Unobligated and reserve funds should be used as necessary to help with the state’s budget shortfall. Beyond that, those funds could be used to put people to work immediately and directly.
The governor, Ohio lawmakers and all of their partners throughout the state must prioritize recovery and coordinate investment to contain the COVID-19 virus and employ Ohioans who were laid off. The first order of business must be controlling the life-threatening virus. JobsOhio is contributing to that, through work on providing PPE and sanitizer. Beyond that, there is much that should be immediately done. Many Ohio workers are threatened by loss of livelihood. Many businesses in the service sector – retail and food service, for example - may not reopen or return to full strength for some time. Over the next 15 months, Ohio faces a likely budget shortfall twice the size of the $2.7 billion Budget Stabilization Fund (“rainy day fund”).
The governor should call on the JobsOhio board to redirect reserve funds and other unobligated funds to help close the state’s budget shortfall. If Congress passes another bill that provides federal funds to help close the budget shortfall, there are other productive uses for JobsOhio funds.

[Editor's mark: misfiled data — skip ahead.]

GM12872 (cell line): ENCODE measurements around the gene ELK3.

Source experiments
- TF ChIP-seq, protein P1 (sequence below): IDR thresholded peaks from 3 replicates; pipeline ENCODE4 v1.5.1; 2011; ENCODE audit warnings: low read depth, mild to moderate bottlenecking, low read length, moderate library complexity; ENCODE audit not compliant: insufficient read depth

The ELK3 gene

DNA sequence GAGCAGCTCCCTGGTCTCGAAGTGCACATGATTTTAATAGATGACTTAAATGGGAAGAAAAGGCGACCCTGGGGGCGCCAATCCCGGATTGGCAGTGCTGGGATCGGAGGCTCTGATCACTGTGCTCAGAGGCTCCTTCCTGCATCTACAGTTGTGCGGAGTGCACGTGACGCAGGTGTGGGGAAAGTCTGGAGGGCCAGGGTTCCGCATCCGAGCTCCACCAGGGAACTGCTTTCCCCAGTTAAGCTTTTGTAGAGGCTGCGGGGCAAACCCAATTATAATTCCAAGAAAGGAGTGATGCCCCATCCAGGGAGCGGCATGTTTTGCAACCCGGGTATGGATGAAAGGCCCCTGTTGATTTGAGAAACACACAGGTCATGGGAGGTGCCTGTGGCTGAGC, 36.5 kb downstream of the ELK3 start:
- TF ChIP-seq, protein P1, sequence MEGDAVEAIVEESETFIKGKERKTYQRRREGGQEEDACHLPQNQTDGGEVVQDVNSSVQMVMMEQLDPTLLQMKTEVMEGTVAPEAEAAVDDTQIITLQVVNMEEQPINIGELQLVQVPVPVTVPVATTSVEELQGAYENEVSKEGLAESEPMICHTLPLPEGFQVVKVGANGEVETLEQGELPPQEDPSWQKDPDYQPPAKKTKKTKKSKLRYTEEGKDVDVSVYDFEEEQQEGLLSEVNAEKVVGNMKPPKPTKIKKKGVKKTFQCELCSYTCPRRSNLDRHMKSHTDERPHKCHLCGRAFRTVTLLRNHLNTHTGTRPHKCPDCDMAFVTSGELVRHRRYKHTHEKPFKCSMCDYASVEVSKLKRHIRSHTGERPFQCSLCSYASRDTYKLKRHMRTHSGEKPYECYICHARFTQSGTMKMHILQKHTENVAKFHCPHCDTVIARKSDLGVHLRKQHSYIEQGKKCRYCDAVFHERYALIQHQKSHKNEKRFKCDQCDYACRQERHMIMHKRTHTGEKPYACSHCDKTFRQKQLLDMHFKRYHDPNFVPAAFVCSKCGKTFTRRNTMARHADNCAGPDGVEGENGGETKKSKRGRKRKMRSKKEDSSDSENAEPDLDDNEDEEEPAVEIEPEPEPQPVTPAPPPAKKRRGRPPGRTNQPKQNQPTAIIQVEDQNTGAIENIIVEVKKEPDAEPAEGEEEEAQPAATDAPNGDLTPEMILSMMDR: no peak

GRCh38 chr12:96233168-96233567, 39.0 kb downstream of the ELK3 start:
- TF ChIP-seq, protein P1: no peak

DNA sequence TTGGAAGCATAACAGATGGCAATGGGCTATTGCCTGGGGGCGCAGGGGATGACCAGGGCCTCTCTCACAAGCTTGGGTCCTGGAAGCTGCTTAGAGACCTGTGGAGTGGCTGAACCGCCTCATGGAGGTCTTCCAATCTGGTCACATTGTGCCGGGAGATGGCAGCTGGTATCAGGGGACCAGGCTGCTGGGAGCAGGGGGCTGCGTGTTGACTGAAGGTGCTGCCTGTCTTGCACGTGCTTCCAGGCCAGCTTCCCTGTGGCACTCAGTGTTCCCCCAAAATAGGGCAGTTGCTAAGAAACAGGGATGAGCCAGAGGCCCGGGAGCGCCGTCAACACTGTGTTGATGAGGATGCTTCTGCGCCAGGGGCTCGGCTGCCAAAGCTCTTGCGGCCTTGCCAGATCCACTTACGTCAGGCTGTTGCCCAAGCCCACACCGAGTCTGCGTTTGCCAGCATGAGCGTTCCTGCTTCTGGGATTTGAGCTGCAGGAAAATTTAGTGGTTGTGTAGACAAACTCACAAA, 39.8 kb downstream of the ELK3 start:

The Congressional Budget Office projects a national unemployment rate of 15% on average over the next six months, subsiding to 9.5% by the end of 2021. JobsOhio could directly address job creation for the hundreds of thousands of Ohioans whose jobs come back slowly or disappear.
Job Corps: While it was developing the Public Works Administration during the depression of the 1930s, the federal government hastened job creation through an interim agency, the Civil Works Administration. It provided direct investment, acted as the contractor and quickly employed people in infrastructure, domestic and conservation projects. In the recession of 2008, the Ohio Woodlands Job Corps worked on conservation projects in southeastern Ohio. The governor can ask the JobsOhio board to fund similar initiatives, offering immediate employment opportunities to people whose jobs do not come back with the reopening of the economy. Such job corps could provide badly needed services:
Broadband: JobsOhio’s 2020 strategic plan listed broadband expansion as a priority. The JobsOhio Board could accelerate the development of this urgently needed infrastructure with immediate coordination and investment. This could create jobs, allow unemployed workers to access job search sites as the economy reopens and ensure children in rural regions and urban neighborhoods can access online teaching.